1. That if you will make a strong suds of silicon and very hot water, and wash your silver in it, then pass through another pan of boiling water, and wipe piece by piece, you need never scrub it with powders, that / will, eventually, wear it thin?

2. That if the inside of a silver teapot is darkened by much brewing of mixed tea (it’s the green that does the mischief), you may clean it by putting a teaspoon fill of baking soda into it, filling it with boiling water, and setting it over the fire in a pan of boiling water for five or ten minutes—you may wipe it out clean and bright?

3. That you may clean the pewter-ware bequeathed to you by your great-grand aunt by washing it in boiling water, covering it with a thick paste of woodashes, sifted through mosquito-netting, then mixed with kerosene, and after six or eight hours polishing it with old, soft flannel?

4. That delicate stomachs that cannot digest ham, much less fresh pork, can assimilate thin slices of breakfast bacon?

5. That, while creamed coffee is rank poison to some dyspeptics, nearly everybody is the better for a small cup of black coffee taken after the heaviest meal of the day?

6. That this same black coffee, drunk as hot as one can swallow it, is a prime remedy for nausea, from whatever cause?

7. That matches should never be left in closed houses in paper boxes, since mice are passionately fond of the tips, and often play the incendiary unintentionally?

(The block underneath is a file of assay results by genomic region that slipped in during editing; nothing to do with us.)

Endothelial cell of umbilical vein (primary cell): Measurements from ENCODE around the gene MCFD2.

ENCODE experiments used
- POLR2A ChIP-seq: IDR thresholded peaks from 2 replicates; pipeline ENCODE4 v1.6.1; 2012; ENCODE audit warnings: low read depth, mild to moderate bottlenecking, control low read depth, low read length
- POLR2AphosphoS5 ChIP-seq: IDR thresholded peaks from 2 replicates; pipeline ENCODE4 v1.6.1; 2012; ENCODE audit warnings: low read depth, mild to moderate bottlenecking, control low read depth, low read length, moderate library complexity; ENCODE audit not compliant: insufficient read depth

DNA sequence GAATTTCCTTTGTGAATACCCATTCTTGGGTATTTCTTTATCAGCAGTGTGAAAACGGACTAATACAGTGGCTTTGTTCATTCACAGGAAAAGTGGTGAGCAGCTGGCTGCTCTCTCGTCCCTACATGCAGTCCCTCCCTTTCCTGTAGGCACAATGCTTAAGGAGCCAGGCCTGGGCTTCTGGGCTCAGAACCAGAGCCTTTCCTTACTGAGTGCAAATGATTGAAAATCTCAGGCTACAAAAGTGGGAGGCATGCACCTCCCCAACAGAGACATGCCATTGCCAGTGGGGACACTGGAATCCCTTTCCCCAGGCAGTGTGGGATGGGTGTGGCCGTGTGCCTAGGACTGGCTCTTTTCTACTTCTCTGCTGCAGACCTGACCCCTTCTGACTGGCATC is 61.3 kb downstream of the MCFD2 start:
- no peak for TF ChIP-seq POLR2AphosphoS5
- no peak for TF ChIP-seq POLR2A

8. That bananas, peeled, dipped in egg, then rolled in cracker-dust and baked in the oven, are more palatable and far more wholesome than when they are fried in the usual way?

9. That the same may be said of croquettes?

10. That if, in putting away papers and books which are not to be used for some months, you will put camphor balls or gum camphor among them, the mice will not touch them?

11. That silver may be protected from tarnish in like manner?

12. That almost any scorch may be removed from cloths (linen or cotton) by simply washing and boiling in the usual way, and hanging in the hot sun while wet?

13. That, when the fat takes fire on the stove, it is better to sacrifice a kitchen rug by throwing it upon the flame than to try to put it out by throwing water on it? The burning grease will float farther, and blaze more fiercely from the water.

Camden, N. J.

Marion Harland

Caring for Oilcloth
Decorating Closets
A Happy Solution of a Hard Problem
Recipes by Request
Sink Knowledge

Pretty Centrepieces for Thanksgiving Tables & Winter Desserts of Preserved and Canned Fruits